Investors poured almost $12 billion into U.S.-listed ETFs in May, almost all of it international equity strategies, as 2015’s mega theme of flows away from U.S. stocks continued to rear its head. Overall, total assets in U.S.-listed ETFs rose nearly 1 percent in May to $2.153 trillion, according to data compiled by ETF.com.
Year-to-date asset gathering now totals $84 billion, well ahead of the $48.5 billion at the end of the same year-earlier period. Moreover, considering that second-half ETF flows have historically been considerably more powerful than in the first half, it looks likely that last year’s record inflows of $243 billion is likely to be topped by the end of 2015.
May flows tell the tale of an ETF industry in which investors are reallocating assets out of the U.S. following the powerful rally since the March 9, 2009 market bottom. Instead, they are putting many of those assets instead into places like Japan and especially Europe, where quantitative easing by the Bank of Japan and the European Central Bank has stoked an appetite for riskier assets such as stocks.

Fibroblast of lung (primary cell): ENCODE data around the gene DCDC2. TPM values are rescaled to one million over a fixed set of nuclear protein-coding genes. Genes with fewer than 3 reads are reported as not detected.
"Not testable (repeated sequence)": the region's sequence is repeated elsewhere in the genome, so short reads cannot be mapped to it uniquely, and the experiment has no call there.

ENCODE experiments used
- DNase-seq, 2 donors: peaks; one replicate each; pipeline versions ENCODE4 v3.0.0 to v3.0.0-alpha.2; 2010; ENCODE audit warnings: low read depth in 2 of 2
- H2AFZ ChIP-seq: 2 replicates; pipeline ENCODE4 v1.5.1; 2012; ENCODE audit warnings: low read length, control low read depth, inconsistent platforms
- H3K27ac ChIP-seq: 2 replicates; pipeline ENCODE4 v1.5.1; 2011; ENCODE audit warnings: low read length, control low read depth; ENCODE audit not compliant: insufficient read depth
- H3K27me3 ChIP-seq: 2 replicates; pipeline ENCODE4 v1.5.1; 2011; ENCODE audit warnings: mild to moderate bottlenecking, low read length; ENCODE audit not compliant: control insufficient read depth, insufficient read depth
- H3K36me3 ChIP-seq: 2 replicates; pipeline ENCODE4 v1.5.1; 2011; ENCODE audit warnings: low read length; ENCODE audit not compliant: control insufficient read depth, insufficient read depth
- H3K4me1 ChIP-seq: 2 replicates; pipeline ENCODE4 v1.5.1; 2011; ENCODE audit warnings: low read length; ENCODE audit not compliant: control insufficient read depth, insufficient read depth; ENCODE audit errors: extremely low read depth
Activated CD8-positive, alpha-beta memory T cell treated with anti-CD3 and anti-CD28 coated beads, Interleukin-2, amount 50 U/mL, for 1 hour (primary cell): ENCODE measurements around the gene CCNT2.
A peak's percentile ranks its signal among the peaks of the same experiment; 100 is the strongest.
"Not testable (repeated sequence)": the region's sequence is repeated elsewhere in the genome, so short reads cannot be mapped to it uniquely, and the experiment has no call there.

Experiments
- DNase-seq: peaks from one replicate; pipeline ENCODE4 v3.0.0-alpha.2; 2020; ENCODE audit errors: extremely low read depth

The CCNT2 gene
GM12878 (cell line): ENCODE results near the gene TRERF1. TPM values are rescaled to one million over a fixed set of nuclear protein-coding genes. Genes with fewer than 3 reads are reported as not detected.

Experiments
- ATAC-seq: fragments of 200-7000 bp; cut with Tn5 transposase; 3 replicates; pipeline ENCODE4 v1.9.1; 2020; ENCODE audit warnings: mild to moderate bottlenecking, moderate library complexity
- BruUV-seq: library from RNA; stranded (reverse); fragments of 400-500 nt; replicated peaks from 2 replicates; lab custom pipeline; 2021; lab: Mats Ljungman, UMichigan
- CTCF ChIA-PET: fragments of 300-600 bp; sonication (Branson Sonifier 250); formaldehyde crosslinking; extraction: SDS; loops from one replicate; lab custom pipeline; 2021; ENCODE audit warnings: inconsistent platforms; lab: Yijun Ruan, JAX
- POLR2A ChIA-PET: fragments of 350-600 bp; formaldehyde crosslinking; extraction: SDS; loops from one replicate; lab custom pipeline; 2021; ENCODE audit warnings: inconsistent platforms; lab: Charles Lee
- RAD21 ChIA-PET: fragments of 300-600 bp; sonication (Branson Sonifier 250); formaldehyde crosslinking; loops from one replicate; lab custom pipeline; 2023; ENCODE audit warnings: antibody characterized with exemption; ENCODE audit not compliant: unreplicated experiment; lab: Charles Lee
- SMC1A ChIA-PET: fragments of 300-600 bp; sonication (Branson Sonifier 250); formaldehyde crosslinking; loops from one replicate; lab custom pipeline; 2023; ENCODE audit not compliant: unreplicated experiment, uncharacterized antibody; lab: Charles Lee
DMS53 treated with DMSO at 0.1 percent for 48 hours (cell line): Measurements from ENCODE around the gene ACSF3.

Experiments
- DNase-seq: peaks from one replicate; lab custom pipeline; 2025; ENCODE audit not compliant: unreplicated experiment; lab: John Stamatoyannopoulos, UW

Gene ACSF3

A more nuanced trend within the trend favoring international strategies is that the decision to hedge currency exposure seems to be shifting. It’s no longer the no-brainer of the past two years that lifted funds like the now $20 billion WisdomTree Europe Hedged Equity Fund (HEDJ | B-49) to blockbuster status. The idea of hedging currency exposure seems to now be a more iffy proposition.
|Asset Class||Net Flows ($M)||AUM ($M)||% of AUM|
|U.S. Fixed Income||-1,370.47||305,903.70||-0.45%|
|International Fixed Income||1,029.99||26,395.75||3.90%|
Into Stocks And Out Of Bonds
At the bottom of the list of the Top 10 ETFs by inflows last month was the Deutsche X-trackers MSCI EAFE Hedged Equity ETF (DBEF | B-67). But at the top was perched an unhedged version of the same portfolio, the iShares MSCI EAFE ETF (EFA | A-93). That’s an elegant symmetry that stands as a metaphor for a dollar rally that’s still going, but has been losing some of its momentum in the past several weeks.
Both of those funds were, of course, part of the powerful ongoing inflows into international equities, which garnered $12.75 billion in total inflows. U.S. equities, meanwhile, had net outflows of about $77 million.